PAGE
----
Streaming service DAZN has further added to their portfolio of sports rights in Canada, and taken something else off cable in the process. DAZN picked up NFL Sunday Ticket rights and UEFA Champions League rights in Canada last year, and now it looks like they’ve picked up the English Premier League. The rights were previously split between TSN and Sportsnet, but Patrick Johnston of The Province reported Friday that those talks broke off recently and suggested that a DAZN deal was coming, and Joshua Kloke of The Athletic reported (subscription required) that two sources indicated DAZN had signed a three-year deal for the rights beginning in the 2019-20 season. (This does not affect the U.S., where NBC holds digital and streaming rights through 2022.)

There could be positives and negatives to this for viewers in Canada. As per Kloke’s article, this will include access to every match (a big win for fans of smaller teams that weren’t often spotlighted during the games aired on cable), and it will include both live and on-demand access, allowing viewers to watch early-morning matches whenever they want without having to set a DVR. (As long as they’re fine with either staying offline until then or seeing possible spoilers, of course.) However, DAZN’s Sunday Ticket rollout was anything but smooth and drew all sorts of backlash, and they eventually wound up sublicensing that package to cable providers, somewhat mollifying those who were annoyed that they couldn’t watch games on TV without a streaming solution. If there are similar technical issues with the Premier League, that could make a lot of fans very mad.

It’s also worth pointing out that whether this is a good deal or a bad deal for fans depends on how the other sports those fans want to consume, and how they consume them. DAZN is more expensive in Canada than in the U.S. ($20 Canadian a month, so $15 U.S. at the current exchange rate, versus $9.99 a month for DAZN in the U.S.), but it has more rights, including NFL Sunday Ticket, the Champions League, plenty of other worldwide soccer, and now the Premier League. If you’re a fan of just the sports available on DAZN and don’t need a cable package for other entertainment options either, this is obviously much cheaper than a monthly cable bill. But if you still want a cable package and now have to pay for DAZN as well to get content you were previously getting on cable, this is a tougher pill. (It should be noted that unlike in the U.S., both Sportsnet and TSN now offer full over-the-top options of their own, though, so a Canadian viewer who only wants sports could theoretically subscribe to two or all three OTT sports services without a cable package.)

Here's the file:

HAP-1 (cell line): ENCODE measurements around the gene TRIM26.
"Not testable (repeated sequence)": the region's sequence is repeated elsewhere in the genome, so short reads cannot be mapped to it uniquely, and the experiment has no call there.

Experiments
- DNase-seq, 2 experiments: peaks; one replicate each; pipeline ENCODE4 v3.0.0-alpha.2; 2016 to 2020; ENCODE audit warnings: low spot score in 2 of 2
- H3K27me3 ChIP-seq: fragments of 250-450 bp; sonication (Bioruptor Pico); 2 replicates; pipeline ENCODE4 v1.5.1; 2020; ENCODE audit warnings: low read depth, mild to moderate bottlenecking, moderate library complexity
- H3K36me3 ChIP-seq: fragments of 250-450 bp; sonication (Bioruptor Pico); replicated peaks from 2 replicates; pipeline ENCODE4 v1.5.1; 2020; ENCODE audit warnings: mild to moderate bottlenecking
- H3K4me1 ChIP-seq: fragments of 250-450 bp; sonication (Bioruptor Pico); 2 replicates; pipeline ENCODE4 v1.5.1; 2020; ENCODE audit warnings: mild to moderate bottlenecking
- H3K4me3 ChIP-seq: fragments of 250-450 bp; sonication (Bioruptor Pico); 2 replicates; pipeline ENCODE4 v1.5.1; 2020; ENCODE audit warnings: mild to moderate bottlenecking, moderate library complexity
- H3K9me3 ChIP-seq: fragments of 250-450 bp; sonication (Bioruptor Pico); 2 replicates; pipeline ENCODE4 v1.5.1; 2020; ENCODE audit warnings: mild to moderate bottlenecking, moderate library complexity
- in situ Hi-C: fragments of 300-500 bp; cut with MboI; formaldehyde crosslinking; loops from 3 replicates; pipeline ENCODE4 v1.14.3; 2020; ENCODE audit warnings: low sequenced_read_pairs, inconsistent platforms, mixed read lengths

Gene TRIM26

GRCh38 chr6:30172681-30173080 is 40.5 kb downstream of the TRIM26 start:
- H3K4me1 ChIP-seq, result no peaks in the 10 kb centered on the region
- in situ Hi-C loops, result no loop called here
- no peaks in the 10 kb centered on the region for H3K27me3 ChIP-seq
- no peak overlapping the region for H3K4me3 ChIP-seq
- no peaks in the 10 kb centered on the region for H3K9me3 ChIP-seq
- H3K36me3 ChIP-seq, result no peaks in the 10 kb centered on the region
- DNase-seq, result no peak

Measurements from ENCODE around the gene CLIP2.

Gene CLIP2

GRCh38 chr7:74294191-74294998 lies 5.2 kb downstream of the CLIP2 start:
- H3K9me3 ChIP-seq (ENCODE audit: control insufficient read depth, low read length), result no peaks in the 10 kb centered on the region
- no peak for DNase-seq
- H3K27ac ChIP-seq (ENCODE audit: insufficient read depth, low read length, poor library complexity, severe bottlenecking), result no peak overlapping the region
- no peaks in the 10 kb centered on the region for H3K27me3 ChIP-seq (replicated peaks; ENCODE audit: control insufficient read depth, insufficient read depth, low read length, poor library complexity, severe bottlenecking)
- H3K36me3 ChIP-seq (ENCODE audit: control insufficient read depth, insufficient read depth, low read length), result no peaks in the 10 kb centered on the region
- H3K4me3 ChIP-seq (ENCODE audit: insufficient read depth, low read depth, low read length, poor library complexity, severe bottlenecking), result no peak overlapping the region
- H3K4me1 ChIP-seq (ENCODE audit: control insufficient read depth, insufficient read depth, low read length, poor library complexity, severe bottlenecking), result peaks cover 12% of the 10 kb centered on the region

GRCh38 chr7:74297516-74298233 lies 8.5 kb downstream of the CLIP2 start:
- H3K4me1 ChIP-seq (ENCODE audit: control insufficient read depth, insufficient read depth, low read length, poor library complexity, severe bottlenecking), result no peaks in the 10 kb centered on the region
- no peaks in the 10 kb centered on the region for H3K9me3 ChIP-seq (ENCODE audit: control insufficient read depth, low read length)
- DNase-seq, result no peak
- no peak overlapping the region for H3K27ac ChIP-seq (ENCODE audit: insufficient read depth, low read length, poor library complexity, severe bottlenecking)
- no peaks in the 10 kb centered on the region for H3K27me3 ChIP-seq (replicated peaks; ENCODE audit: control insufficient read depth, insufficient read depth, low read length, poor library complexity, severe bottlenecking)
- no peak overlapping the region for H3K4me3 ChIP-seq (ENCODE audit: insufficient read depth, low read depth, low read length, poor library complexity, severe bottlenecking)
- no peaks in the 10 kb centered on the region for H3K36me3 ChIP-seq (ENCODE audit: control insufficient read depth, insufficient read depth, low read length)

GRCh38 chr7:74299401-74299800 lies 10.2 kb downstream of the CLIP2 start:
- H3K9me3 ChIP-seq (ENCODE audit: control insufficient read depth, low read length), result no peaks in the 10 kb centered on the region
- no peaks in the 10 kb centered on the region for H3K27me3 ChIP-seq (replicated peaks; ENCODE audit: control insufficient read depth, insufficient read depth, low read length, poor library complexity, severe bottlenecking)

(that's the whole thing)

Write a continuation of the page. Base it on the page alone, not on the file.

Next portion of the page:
Something to consider there is the idea of sublicensing, as DAZN eventually did with Sunday Ticket. If they wanted to, DAZN could sublicense certain games non-exclusively to TSN and/or Sportsnet; they’d get a rights payment, keep the hook of “subscribe to us to watch all the games,” and would alleviate some of the inevitable backlash from those who want TV coverage and don’t have or want a streaming setup. And if they only threw the other networks a game or two each week, there would still be plenty of fans who would feel the need to get DAZN to follow their particular team. However, part of the global focus for DAZN right now seems to be adding as many subscribers as possible as quickly as possible and becoming a major rights player in each country where they’re established, and keeping all the Premier League games would likely help more towards those ends than giving a few back to existing cable channels. But we’ll see how the details shake out with this.

This is also notable when it comes to TSN and Sportsnet, though. Sportsnet in particular has long emphasized Premier League games, dating back to the network’s launch in 1998, and TSN has been big on soccer broadcasts at times too. As in the U.S., the Canadian viewership numbers for the Premier League aren’t massive, but there are significant groups of very-invested fans. And the Premier League has been pretty good content for these networks, as there isn’t a ton else they’re showing early on Saturday mornings (especially as they don’t always broadcast a ton of U.S. college football, and they don’t broadcast most Canadian college football games either). If there’s no sublicensing deal here, it will be interesting to see how they fill those programming gaps where the Premier League had been. And it’s also significant to see Canada’s two main sports TV players lose another set of rights to a streaming service.

[The Athletic]

About Andrew Bucholtz

Andrew Bucholtz is a staff writer for Awful Announcing.